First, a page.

Friday, March 12, 2010

Roasted acorn squash risotto with sage and a side of Muse!

Being that risotto is my ultimate comfort food, I could make it every night of the week, but then I would really have a weight problem, so I try to treat myself to it a couple of times a month. And being that I saw the most amazing show last night, Muse, I couldn't stop listening to them. This was the first show I have seen in a large venue (United Center, Chicago) in ages.

I tend to go for the smaller gigs...Empty Bottle, Double Door, Schuba's....but I could not pass up the opportunity to see Muse. I have wanted to see them live for a long time, and when I was supposed to see them play with the Cure and Interpol in 2004, they cancelled the day-of due to illness or injury (I cant remember which). Muse played yesterday, the day after Z turned 5, so we thought it would be fun to take her. She has been to over 30 gigs, but mostly outdoors, so this was her first big indoor show. We went equipped with her ear protectors and watched the amazingly produced show from the seventh row. I felt like I was back in high school watching U2 during the Joshua Tree tour, it was exciting, intense and energetic. Z danced until the very end when they left the stage and the venue lights came on. It is so great to share that experience with our daughter.

So back to the food...

The acorn squash and sage made the house smell like autumn cooking, which is appropriate with the dreary, damp weather we are having.

For this recipe, I first roasted an acorn squash, and then chopped it up to use below. First I cut the acorn squash in half and then in quarters, removed the seeds and laid the pieces, flesh side up, on a foil-lined baking sheet. I sprinkled with some fresh-ground salt, pepper and olive oil, and baked at 350' for about 30 min, or until tender.

1 acorn squash, roasted, peeled, and chopped into 1/2-inch pieces, see above
5 1/2 cups stock or broth (I use Celifibr bouillon cubes)
2 tablespoons butter
1 large onion, chopped
5 teaspoons freshly chopped sage, divided
1 1/2 cups Arborio rice
1/2 cup dry white wine
1/3 cup parmesan cheese

freshly ground pepper to taste

Heat the broth in a saucepan, and keep at a simmer.

Meanwhile, in a heavy saucepan or dutch oven, or my favorite risotto pot, melt the butter over low-medium heat, add the onion and saute until soft, about 10 minutes.

Add the squash and 4 teaspoons of the sage and continue to saute for 2 more minutes.

Add the rice and stir until white spots appear in the center of the grain, about one minute. Add the wine and stir until absorbed, about 2 minutes.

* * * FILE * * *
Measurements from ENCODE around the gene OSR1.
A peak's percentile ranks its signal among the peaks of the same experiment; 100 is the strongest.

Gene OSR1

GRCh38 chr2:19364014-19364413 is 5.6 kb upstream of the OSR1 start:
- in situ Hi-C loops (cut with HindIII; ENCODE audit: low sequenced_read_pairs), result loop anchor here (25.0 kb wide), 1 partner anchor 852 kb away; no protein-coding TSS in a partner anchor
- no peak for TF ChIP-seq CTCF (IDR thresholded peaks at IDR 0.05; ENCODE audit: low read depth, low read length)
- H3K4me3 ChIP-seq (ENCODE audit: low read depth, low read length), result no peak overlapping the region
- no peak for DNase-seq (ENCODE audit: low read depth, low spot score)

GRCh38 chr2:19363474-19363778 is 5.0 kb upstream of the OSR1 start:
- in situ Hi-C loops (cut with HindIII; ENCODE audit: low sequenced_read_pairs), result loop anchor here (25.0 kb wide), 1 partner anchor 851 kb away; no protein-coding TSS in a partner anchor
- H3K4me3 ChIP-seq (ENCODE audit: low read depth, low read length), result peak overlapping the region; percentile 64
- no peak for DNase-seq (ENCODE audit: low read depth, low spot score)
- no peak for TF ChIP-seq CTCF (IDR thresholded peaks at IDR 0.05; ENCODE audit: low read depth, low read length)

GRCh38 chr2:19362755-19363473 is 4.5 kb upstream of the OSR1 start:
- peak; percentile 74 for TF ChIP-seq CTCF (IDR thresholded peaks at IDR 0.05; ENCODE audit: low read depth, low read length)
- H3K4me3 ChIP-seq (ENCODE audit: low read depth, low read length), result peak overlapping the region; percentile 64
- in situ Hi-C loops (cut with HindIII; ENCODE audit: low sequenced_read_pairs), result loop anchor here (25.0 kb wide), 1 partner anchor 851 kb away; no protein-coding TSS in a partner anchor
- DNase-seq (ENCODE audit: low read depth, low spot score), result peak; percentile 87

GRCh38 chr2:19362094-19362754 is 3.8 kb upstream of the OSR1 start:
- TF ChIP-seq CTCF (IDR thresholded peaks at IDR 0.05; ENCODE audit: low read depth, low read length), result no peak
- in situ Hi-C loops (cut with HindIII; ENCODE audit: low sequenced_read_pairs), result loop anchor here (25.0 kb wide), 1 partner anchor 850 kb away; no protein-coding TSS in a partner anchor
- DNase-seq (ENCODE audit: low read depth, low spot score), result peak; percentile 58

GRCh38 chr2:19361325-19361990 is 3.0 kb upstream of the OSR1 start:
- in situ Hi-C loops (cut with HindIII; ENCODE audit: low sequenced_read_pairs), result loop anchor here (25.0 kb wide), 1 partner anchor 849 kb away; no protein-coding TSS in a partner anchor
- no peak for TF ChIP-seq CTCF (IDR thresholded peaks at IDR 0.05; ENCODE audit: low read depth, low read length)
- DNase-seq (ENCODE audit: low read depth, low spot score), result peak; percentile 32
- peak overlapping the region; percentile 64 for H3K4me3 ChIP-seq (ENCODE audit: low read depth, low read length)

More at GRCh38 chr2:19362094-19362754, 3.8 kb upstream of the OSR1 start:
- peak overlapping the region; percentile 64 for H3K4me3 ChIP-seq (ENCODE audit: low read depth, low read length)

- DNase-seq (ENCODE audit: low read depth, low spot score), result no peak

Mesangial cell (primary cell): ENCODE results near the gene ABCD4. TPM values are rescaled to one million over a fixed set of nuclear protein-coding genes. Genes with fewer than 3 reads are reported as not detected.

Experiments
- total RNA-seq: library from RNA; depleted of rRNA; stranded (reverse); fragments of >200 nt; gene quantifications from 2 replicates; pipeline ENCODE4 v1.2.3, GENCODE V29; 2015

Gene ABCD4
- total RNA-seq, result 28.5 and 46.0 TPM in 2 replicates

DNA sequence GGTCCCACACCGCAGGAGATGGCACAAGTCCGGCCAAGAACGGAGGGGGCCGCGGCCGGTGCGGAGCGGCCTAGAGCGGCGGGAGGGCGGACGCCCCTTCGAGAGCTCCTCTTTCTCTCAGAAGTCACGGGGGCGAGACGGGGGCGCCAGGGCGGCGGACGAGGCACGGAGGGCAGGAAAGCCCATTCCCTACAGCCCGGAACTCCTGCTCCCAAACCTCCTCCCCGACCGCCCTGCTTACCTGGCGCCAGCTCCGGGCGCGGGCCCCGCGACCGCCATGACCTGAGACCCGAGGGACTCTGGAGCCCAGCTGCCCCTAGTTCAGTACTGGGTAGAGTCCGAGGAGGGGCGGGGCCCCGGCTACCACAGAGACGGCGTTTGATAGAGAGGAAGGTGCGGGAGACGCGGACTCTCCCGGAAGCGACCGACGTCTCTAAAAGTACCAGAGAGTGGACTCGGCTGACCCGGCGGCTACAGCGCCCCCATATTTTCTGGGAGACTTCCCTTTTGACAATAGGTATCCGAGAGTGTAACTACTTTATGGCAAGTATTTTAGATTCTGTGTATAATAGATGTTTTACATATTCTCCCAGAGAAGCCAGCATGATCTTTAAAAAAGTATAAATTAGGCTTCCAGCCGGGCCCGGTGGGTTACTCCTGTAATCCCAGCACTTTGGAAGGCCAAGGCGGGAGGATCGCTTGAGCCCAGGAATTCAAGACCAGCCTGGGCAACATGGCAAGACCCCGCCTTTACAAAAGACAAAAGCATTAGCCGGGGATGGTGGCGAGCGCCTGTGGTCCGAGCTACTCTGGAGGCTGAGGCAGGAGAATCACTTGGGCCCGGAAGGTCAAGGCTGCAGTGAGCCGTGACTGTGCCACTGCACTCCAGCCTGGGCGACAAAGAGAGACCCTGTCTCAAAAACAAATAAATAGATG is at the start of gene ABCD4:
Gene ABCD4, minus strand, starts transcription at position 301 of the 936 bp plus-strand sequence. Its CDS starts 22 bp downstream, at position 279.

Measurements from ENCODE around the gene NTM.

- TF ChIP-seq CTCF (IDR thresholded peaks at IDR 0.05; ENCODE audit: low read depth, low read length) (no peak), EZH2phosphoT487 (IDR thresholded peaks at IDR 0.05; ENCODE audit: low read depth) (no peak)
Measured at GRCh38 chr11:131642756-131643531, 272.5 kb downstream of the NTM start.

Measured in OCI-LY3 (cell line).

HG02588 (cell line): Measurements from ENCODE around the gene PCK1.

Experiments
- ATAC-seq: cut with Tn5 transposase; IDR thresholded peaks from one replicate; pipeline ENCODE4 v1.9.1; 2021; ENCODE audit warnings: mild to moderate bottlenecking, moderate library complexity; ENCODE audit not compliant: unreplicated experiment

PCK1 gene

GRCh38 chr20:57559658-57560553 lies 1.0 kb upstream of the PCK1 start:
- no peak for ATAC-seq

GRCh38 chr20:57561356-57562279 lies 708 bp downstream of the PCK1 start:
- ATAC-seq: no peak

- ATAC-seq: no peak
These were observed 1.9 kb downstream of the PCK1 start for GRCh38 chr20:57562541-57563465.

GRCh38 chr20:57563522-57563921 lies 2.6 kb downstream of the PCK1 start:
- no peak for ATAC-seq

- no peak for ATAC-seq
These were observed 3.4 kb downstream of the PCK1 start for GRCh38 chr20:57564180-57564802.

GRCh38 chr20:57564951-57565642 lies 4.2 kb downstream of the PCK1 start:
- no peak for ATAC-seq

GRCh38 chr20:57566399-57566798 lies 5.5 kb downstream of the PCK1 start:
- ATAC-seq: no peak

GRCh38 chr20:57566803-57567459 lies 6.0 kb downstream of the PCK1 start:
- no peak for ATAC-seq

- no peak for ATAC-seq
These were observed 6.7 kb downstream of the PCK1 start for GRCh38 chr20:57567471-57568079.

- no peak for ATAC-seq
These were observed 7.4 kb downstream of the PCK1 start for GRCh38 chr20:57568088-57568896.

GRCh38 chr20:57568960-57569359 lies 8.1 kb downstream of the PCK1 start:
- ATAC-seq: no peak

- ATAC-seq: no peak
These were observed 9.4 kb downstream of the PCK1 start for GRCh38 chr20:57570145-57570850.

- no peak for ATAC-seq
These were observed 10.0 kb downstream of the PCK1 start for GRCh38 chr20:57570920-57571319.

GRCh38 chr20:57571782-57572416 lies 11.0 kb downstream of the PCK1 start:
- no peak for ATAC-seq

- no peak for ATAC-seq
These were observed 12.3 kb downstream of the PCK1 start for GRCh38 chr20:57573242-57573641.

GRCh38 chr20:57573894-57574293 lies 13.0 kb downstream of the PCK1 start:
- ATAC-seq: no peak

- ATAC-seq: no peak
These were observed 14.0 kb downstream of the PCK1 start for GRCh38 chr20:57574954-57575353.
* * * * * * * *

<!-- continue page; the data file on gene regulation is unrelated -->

Using a ladle, add a ladleful of broth and stir while maintaining a simmer, until absorbed, and continue to add ladlefuls one at a time until the rice is al dente and the mixture is creamy, about 25 minutes.

Stir in the parmesan, remaining 1 teaspoon of sage and fresh ground pepper. Mix well.

Serve immediately, in shallow bowls.

Buon appetito!

Sunday, March 7, 2010

The red lentil saga continues

This is a follow-up to this post.

Bob's Red Mill said they would send me a replacement package of red lentils to replace my barley infused one. I was hoping that the package I had was a fluke, and I could start using their red lentils regularly once again. But guess what? The new package of red lentils..without even opening it, I could see barley in it! Argh!

So, while I am a huge fan of Bob's Red Mill products, especially their products labeled gluten-free, I have given up on their red lentils for now. Instead, I went to the store and bought red lentils from Arrowhead Mills, which have them listed as gluten-free on their web site.

Such a disappointment.

Saturday, March 6, 2010

Interview with Joseph Pace, owner of gluten-free friendly Risotteria in New York City

Not long ago, I realized that one of my very favorite all-time restaurants is actually known for being gluten-free! I never realized this before since I just loved going there, because they serve my ultimate comfort food, risotto. That was what mattered to me. If there was only one meal I could eat for the rest of my life, it would risotto, and Risotteria in New York City has always been a stop whenever I am in town. Risotteria opened in early 1999, and has been a popular stop for gluten-free diners and fans of good food alike, for over a decade.

In addition to risotto, Risotteria also serves gluten-free pizza, salad, panini, breadsticks and pasta. Pasta is served on Tuesdays. As their web site states they are gluten-free every hour or every day. To top off this already impressive list, Risotteria has mastered the art of baking gluten-free treats.